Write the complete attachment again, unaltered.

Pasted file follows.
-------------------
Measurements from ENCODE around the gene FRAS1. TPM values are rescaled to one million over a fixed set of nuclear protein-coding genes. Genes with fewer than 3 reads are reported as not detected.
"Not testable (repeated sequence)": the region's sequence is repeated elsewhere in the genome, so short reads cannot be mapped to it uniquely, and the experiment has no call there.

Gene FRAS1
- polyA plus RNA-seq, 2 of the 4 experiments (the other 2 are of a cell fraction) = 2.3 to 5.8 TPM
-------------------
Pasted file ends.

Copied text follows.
Measurements from ENCODE around the gene FRAS1. TPM values are rescaled to one million over a fixed set of nuclear protein-coding genes. Genes with fewer than 3 reads are reported as not detected.
"Not testable (repeated sequence)": the region's sequence is repeated elsewhere in the genome, so short reads cannot be mapped to it uniquely, and the experiment has no call there.

Gene FRAS1
- polyA plus RNA-seq, 2 of the 4 experiments (the other 2 are of a cell fraction) = 2.3 to 5.8 TPM